Over a hundred students sat in the parking lot of S. Ray Lowder Elementary School and counted down to ten at the top of their lungs.
â€œBlast off!â€ they yelled ready for the rocket to shoot into the sky.
Instead, the rocket remained sitting, much to the disappointment of the crowd.
â€œUh oh,â€ said several students.
After another try the rocket shot up into the air and students craned their necks to see where it would land.
Each student at the Science and Technology Camp held at S. Ray Lowder Elementary School worked on a rocket with their classmates.
On Friday morning the camp gathered to see if their creations would fly.
â€œI feel excited about it,â€ said Brittany Greer, a camper. â€œI want to see if it will go up and everything will stay together.â€
Brittany was a little nervous because her group had some trouble during the building process.
â€œOurs kept falling apart,â€ she said.
Brittany and her group werenâ€™t the only apprehensive campers.
Students were anxious to see how high their rockets would go and where they would land. Some watched as parachutes malfunctioned, and their creations came tumbling back to earth at full speed.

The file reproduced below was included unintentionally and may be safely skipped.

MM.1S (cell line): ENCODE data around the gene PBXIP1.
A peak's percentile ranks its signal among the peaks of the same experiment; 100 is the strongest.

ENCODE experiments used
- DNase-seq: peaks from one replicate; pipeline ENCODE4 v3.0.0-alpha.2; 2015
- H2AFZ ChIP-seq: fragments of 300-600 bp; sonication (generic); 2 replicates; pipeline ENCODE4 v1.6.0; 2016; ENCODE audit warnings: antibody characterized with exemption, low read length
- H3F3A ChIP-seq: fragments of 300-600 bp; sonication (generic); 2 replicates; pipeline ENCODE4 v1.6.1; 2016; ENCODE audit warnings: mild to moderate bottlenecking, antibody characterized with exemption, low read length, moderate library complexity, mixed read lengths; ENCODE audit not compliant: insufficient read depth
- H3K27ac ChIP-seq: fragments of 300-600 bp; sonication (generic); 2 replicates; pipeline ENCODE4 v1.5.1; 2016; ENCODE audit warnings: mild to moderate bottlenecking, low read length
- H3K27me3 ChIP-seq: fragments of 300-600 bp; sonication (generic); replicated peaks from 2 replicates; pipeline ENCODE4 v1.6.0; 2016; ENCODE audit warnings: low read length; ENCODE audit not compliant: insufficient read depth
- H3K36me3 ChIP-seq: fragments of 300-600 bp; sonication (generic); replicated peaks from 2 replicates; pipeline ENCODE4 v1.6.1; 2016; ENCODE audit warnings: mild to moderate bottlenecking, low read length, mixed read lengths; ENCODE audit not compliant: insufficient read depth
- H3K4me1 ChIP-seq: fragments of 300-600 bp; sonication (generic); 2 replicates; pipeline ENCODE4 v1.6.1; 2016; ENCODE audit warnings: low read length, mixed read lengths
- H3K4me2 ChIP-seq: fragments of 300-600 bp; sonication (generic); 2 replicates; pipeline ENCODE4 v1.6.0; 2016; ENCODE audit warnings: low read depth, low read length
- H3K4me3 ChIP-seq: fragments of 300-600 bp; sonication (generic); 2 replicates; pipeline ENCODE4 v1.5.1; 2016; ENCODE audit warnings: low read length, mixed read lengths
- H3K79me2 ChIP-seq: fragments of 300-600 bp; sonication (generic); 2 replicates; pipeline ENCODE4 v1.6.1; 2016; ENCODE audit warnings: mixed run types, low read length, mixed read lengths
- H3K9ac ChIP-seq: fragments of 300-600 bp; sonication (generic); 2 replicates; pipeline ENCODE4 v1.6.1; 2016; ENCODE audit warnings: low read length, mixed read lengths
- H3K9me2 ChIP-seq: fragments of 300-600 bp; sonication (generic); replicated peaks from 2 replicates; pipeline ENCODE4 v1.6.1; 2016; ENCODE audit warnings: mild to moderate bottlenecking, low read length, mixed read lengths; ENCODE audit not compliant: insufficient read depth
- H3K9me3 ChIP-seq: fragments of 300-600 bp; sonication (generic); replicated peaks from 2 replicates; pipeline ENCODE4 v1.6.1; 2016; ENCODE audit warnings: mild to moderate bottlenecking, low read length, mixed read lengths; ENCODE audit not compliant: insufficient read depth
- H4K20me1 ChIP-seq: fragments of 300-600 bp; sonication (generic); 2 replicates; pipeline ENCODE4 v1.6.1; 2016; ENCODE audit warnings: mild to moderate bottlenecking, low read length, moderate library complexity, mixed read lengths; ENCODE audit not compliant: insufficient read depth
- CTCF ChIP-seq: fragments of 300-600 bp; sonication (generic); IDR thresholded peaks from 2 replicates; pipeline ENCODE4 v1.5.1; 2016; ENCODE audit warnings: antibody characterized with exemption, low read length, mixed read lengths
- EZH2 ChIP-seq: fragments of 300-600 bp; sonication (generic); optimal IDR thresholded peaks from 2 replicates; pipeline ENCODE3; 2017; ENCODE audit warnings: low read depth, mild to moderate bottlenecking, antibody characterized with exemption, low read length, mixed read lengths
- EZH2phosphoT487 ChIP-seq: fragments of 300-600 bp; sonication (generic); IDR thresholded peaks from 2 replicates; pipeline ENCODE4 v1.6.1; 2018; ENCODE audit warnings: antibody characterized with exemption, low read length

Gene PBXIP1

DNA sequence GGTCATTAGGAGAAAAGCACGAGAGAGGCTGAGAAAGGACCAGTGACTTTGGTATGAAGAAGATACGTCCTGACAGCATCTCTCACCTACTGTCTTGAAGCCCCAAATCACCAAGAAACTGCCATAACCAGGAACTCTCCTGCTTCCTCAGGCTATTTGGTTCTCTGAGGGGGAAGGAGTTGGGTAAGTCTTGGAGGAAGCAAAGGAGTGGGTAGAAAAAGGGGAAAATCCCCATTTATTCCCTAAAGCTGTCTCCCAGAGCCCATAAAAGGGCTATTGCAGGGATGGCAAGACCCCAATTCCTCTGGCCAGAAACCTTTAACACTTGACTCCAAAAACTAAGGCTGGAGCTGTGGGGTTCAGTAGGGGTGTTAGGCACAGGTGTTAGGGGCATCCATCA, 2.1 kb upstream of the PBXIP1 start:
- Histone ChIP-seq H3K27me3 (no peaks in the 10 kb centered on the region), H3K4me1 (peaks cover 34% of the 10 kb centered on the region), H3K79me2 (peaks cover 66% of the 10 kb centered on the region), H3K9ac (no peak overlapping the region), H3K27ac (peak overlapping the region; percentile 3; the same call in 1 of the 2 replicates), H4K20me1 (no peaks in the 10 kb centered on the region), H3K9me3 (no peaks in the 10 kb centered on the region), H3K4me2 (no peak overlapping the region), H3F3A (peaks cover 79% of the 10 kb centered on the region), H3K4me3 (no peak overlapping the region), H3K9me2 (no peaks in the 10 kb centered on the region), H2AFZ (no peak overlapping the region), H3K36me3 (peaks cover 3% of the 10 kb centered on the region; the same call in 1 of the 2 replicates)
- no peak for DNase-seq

â€œI hope it doesnâ€™t go into the woods,â€ said Savannah Flack of her rocket.
Despite many technical difficulties, the rocket project was a big hit at the camp.
â€œIt gives you the thrill of building and launching something,â€ said A.J. Johnson, a camper.
Students could choose how to decorate their mini rockets. Some emblazoned them with slogans like â€œGirls Rule.â€ Others made their rocket red, white and blue in a patriotic statement. Campers found artistry in their work.
â€œIf you look at it from the top, it looks like an eyeball,â€ said camper Scott Zickafoose.
Throughout the launching of rockets students sat on the blacktop in the heat.
Teachers and parents who came to watch the sight had trouble dealing with the weather.
â€œThis is the hottest itâ€™s been in the four years Iâ€™ve done it,â€ said Cheryl Bruno, a teacher.
The students made their rockets in the comfort of an S. Ray Lowder classroom. Each group was given a certain number of materials and instructions on how to put their rockets together.
â€œIt makes me feel what maybe the scientist feels when they build the rocket,â€ said A.J. â€œScientists have to struggle to find the right pieces and put them together.â€
Rocket building was just part of the camp activities. Around 110 students came to the camp. For a week they worked with computers, made helicopters out of paper and went to a planetarium to look at the stars. The camp finished itâ€™s run on Friday.
â€œIâ€™ve been doing it since I was in first grade,â€ said Brittany Mistch, a 10-year-old camper. â€œI like science and math. Those are my favorite subjects. Itâ€™s just fun.â€by Sarah Grano